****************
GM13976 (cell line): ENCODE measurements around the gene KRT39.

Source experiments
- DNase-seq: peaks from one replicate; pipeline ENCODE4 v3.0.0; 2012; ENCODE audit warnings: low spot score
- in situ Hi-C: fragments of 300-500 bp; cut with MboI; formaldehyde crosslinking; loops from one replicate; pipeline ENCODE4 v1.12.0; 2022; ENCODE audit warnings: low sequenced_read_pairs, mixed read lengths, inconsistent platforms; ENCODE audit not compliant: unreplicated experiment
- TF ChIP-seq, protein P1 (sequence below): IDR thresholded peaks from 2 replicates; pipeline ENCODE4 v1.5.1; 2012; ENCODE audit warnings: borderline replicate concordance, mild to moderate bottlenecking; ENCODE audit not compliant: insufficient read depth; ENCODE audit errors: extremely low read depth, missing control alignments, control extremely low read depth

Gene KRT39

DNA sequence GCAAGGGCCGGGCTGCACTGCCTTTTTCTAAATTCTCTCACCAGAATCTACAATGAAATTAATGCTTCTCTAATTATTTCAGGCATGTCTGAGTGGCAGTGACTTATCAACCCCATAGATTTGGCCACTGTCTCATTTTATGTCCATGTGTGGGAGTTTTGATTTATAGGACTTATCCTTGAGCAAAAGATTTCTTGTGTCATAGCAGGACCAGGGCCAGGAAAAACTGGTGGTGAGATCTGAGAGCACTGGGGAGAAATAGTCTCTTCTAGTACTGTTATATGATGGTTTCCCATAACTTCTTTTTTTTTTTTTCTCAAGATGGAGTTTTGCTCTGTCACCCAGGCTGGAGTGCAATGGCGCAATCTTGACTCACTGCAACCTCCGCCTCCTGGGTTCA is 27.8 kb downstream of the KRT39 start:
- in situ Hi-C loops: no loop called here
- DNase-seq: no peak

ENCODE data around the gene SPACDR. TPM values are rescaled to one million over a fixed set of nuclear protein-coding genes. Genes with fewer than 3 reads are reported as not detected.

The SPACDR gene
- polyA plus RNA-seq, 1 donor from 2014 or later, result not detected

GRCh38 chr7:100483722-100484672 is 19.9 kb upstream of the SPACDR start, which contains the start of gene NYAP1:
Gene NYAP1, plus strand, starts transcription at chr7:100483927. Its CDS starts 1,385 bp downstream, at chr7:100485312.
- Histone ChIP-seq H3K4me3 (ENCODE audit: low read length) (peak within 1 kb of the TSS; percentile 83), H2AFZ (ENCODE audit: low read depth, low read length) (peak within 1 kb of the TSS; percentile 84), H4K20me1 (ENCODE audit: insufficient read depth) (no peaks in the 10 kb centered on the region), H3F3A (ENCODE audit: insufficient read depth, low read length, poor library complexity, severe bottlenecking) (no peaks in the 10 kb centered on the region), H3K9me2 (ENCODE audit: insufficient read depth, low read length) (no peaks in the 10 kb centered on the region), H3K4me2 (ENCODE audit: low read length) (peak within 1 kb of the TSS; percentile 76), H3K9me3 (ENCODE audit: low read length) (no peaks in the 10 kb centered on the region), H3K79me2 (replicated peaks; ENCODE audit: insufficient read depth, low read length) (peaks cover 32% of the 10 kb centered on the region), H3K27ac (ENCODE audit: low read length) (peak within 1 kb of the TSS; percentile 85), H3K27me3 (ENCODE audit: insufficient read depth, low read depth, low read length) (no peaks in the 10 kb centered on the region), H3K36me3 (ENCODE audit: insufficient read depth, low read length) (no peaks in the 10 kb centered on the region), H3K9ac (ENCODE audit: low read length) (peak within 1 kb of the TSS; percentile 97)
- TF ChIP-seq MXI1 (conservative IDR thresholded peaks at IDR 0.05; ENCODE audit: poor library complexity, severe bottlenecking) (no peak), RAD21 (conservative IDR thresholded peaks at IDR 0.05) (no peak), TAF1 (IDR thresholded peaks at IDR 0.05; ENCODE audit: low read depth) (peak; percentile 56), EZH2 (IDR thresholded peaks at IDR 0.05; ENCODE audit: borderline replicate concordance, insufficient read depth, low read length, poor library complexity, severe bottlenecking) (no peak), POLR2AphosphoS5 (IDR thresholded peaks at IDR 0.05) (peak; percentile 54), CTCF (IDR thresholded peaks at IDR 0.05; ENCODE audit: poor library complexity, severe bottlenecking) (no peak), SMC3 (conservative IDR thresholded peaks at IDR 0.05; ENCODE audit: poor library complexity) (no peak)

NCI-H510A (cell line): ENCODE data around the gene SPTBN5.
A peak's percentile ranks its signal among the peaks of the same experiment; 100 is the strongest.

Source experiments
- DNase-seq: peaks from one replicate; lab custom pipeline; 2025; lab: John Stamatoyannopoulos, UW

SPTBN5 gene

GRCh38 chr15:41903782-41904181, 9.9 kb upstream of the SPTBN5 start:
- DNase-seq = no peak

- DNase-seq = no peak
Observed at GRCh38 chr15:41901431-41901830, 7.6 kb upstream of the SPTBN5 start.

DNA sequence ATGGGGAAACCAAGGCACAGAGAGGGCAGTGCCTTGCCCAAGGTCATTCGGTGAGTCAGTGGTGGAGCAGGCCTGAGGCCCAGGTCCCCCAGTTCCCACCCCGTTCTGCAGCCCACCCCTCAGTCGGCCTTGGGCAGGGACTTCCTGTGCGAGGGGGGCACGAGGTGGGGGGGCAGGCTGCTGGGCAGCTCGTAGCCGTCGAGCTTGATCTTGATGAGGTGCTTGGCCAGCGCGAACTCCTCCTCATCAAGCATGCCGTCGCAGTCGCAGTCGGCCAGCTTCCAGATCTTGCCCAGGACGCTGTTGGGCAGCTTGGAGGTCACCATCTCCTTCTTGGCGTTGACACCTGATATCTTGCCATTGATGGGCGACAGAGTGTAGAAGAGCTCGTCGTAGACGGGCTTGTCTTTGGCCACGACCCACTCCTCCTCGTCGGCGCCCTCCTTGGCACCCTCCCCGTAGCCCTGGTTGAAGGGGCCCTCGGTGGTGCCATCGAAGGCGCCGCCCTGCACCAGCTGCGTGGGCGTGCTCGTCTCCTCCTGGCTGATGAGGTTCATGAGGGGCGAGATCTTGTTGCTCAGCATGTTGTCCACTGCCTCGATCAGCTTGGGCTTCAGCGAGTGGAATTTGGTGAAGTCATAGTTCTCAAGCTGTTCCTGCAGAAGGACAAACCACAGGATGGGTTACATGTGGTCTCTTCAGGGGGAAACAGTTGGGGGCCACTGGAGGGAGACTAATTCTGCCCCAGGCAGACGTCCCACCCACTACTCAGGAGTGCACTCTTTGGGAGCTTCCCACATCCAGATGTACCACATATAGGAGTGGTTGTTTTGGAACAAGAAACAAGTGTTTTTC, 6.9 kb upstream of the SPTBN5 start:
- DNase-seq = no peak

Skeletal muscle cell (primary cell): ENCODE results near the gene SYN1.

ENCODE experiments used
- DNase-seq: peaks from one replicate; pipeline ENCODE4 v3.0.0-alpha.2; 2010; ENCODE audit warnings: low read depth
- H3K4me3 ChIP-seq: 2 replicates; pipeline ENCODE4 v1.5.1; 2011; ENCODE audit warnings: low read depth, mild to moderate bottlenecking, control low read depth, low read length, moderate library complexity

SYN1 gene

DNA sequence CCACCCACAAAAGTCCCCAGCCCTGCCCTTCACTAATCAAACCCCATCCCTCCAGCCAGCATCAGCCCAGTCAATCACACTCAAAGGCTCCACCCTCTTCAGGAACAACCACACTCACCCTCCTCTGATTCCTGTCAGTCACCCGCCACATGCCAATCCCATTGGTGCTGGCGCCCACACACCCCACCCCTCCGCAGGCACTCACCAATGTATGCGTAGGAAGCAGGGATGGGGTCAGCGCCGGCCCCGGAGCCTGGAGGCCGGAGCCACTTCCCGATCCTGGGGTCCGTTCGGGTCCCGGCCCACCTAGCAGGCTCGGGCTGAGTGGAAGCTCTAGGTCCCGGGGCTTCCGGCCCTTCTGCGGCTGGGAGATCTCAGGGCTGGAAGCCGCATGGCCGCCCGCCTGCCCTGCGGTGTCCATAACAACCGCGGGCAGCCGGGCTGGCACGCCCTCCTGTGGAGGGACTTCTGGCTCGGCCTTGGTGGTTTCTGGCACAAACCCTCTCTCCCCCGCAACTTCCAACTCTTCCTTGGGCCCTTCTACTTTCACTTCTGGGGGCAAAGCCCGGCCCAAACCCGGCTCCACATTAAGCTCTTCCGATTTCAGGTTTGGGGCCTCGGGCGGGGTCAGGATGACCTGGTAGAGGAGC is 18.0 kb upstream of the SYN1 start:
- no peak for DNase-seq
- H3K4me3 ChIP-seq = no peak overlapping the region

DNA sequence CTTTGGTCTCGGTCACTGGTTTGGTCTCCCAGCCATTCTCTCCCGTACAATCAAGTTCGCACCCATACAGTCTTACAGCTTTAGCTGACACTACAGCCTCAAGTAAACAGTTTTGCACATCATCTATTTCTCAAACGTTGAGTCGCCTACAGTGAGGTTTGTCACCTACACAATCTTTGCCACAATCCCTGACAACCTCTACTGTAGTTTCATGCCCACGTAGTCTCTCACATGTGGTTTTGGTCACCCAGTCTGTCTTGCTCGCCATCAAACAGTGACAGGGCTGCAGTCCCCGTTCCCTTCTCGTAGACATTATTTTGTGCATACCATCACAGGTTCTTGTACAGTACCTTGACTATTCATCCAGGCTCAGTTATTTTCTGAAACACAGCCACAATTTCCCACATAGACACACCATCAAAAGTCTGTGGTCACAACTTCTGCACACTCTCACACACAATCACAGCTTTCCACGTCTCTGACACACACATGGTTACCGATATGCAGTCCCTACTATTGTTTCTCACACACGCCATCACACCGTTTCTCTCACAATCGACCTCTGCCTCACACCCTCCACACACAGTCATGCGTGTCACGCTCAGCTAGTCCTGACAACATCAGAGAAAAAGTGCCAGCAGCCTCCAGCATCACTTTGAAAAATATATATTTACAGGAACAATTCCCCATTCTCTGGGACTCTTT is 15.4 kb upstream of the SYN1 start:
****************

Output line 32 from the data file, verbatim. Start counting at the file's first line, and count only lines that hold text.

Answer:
SYN1 gene